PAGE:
Here we present a new model for the generation of complex calcium-bursting patterns in astrocytes, a type of brain cell recently implicated in a variety of neural functions including memory formation. The model involves two positive feedback processes, in which the key feedback species are calcium ion and glutamate. The latter is the most abundant excitatory neurotransmitter in the brain and has been shown to be involved in bidirectional communication between astrocytes and nearby neurons. The glutamate feedback process considered here is shown to be critical for the generation of complex bursting oscillations in the astrocytes and to, perhaps, code for information which may be passed from neuron to neuron via the astrocyte. These processes may be involved in memory storage and formation as well as in mechanisms which lead to dynamical diseases such as epilepsy.
A single-pool inositol 1,4,5-trisphosphate-receptor-based model for agonist-stimulated oscillations in Ca2+ concentration
Intercellular signaling in glial cells: calcium waves and oscillations in response to mechanical stimulation and glutamate
Minimal model for signal-induced Ca2+ oscillations and for their frequency encoding through protein phosphorylation
Memantine inhibits serotonin-induced rise of cytosolic Ca2+ activity and of cyclic GMP level in a neuronal cell line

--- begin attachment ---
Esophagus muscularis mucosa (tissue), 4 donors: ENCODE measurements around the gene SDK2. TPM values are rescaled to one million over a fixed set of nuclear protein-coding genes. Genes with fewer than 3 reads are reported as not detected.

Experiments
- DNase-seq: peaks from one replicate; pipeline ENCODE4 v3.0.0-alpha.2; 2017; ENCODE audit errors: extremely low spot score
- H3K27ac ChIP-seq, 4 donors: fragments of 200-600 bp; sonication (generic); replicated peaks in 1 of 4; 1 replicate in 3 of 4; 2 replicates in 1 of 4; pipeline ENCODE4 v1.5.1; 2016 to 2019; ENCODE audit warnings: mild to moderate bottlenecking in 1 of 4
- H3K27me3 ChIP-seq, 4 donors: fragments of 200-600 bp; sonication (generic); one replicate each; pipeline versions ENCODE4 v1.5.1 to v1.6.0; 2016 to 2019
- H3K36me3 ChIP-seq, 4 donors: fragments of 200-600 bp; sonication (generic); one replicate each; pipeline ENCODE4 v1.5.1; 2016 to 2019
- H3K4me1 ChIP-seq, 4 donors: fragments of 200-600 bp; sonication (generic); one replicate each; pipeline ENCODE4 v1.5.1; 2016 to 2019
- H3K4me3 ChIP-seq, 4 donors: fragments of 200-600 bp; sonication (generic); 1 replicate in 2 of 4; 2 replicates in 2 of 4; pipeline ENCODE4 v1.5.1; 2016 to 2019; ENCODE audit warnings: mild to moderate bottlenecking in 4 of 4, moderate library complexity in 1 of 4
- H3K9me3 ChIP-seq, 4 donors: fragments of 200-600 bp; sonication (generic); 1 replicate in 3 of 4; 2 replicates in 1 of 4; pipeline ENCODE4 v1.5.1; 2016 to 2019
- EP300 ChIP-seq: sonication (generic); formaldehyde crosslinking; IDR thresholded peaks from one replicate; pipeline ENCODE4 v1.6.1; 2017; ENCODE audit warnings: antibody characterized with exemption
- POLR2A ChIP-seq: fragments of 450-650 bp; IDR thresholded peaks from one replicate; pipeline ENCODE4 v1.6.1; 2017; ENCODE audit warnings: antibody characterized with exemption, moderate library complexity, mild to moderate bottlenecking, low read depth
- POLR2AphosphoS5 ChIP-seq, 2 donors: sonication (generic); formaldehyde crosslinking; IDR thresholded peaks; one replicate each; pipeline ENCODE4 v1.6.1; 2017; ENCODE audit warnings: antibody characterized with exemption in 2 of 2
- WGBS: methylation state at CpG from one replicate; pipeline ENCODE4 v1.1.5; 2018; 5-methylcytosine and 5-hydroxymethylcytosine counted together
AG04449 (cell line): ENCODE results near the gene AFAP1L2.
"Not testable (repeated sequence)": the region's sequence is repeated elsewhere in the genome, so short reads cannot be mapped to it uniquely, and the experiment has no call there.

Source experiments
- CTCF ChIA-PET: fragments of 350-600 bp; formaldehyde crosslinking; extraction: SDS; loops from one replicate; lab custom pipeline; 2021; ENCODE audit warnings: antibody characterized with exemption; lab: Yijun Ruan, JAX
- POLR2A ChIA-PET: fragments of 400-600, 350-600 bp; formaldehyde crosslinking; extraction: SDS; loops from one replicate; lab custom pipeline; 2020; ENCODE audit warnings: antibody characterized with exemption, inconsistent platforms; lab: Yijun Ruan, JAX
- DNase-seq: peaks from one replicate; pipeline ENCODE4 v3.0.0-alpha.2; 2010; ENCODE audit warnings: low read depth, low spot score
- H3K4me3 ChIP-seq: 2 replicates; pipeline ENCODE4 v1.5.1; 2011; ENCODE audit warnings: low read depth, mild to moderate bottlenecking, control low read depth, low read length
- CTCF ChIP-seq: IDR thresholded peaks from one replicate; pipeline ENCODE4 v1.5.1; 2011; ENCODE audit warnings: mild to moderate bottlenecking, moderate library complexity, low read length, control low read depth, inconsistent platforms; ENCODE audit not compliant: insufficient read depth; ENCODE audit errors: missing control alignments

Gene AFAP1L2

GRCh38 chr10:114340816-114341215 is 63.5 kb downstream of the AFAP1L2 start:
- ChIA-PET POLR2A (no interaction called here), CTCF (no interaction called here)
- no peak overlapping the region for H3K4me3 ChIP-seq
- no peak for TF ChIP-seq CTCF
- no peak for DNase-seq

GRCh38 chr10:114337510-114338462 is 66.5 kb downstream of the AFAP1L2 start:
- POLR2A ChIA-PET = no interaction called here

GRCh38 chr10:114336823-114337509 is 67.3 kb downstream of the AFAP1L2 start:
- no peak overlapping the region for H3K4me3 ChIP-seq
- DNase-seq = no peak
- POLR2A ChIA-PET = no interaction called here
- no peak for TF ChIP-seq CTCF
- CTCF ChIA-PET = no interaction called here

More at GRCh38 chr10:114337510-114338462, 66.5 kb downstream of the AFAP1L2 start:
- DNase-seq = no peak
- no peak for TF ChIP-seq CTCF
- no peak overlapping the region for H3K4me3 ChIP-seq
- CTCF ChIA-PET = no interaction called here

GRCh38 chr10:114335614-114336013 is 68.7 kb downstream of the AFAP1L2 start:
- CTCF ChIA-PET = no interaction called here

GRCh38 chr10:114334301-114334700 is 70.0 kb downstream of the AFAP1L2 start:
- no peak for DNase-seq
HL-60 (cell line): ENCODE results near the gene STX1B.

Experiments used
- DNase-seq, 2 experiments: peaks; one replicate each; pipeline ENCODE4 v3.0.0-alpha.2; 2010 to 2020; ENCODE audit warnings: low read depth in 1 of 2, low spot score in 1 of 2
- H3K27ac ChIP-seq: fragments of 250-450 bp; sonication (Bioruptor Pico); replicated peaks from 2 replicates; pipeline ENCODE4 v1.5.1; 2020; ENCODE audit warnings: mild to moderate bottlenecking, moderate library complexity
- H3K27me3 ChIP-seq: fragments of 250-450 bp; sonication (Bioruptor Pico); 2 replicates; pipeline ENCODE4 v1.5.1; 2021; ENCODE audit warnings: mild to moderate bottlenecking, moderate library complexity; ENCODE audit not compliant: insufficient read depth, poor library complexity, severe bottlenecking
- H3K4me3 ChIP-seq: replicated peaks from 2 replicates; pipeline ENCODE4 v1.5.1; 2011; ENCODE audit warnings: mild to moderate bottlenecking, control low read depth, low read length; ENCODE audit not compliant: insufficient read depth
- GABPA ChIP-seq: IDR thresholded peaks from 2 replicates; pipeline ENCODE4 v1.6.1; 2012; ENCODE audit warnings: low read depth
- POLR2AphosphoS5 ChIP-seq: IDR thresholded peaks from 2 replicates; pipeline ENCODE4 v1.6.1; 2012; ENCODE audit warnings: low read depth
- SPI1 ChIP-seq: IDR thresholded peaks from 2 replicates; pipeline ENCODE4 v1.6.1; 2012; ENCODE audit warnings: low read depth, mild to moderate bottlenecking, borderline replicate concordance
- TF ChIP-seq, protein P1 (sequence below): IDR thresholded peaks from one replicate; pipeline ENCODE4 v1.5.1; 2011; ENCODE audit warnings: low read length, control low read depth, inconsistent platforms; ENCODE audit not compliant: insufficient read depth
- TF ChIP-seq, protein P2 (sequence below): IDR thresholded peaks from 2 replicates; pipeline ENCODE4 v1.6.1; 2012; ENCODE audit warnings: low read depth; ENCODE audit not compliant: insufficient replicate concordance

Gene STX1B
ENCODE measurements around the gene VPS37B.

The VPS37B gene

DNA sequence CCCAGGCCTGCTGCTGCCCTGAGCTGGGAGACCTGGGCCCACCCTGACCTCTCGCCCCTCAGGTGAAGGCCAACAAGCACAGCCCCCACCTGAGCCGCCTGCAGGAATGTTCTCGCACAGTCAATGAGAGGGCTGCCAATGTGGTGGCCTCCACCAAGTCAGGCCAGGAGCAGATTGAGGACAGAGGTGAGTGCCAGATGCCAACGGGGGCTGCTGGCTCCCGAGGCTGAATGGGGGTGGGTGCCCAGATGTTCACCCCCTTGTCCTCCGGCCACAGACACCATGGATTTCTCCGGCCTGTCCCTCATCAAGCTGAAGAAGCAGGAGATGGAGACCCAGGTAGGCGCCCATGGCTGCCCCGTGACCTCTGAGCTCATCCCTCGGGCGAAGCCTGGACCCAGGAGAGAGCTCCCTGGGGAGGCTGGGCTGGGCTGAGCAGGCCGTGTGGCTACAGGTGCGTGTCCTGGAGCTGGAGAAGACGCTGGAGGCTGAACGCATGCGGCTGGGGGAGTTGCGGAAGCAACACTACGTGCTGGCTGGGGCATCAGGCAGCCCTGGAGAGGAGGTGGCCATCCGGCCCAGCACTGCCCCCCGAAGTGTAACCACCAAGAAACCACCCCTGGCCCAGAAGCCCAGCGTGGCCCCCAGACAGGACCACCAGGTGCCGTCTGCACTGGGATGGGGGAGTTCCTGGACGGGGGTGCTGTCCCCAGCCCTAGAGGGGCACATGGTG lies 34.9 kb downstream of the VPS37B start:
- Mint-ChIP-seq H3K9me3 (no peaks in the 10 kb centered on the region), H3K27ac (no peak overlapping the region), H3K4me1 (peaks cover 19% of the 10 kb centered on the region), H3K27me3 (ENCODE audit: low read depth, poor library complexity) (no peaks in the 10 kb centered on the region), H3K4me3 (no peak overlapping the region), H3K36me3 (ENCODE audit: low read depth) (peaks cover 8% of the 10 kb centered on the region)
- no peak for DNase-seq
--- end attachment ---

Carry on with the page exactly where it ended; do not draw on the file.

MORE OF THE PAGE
CaMKII regulates the frequency-response function of hippocampal synapses for the production of both LTD and LTP
Long-lasting changes of calcium oscillations in astrocytes. A new form of glutamate-mediated plasticity.
Equations for InsP3 receptor-mediated [Ca2+]i oscillations derived from a detailed kinetic model: a Hodgkin-Huxley like formalism
Dual role of calmodulin in autophosphorylation of multifunctional CaM kinase may underlie decoding of calcium signals
Simulations of the effects of inositol 1,4,5-trisphosphate 3-kinase and 5-phosphatase activities on Ca2+ oscillations
Specialized distributions of mitochondria and endoplasmic reticulum proteins define Ca2+ wave amplification sites in cultured astrocytes
Glutamate-dependent astrocyte modulation of synaptic transmission between cultured hippocampal neurons
Bursting, chaos and birhythmicity originating from self-modulation of the inositol 1,4,5-trisphosphate signal in a model for intracellular Ca2+ oscillations
Bystander attenuation of neuronal and astrocyte intercellular communication by murine cytomegalovirus infection of glia
Experimental Traumatic Brain Injury Induces Chronic Glutamatergic Dysfunction in Amygdala Circuitry Known to Regulate Anxiety-Like Behavior
Astrocytes are glial cells that support the blood-brain barrier, facilitate neurotransmission, provide nutrients to neurons, and help repair damaged nervous tissues. Here is the latest research.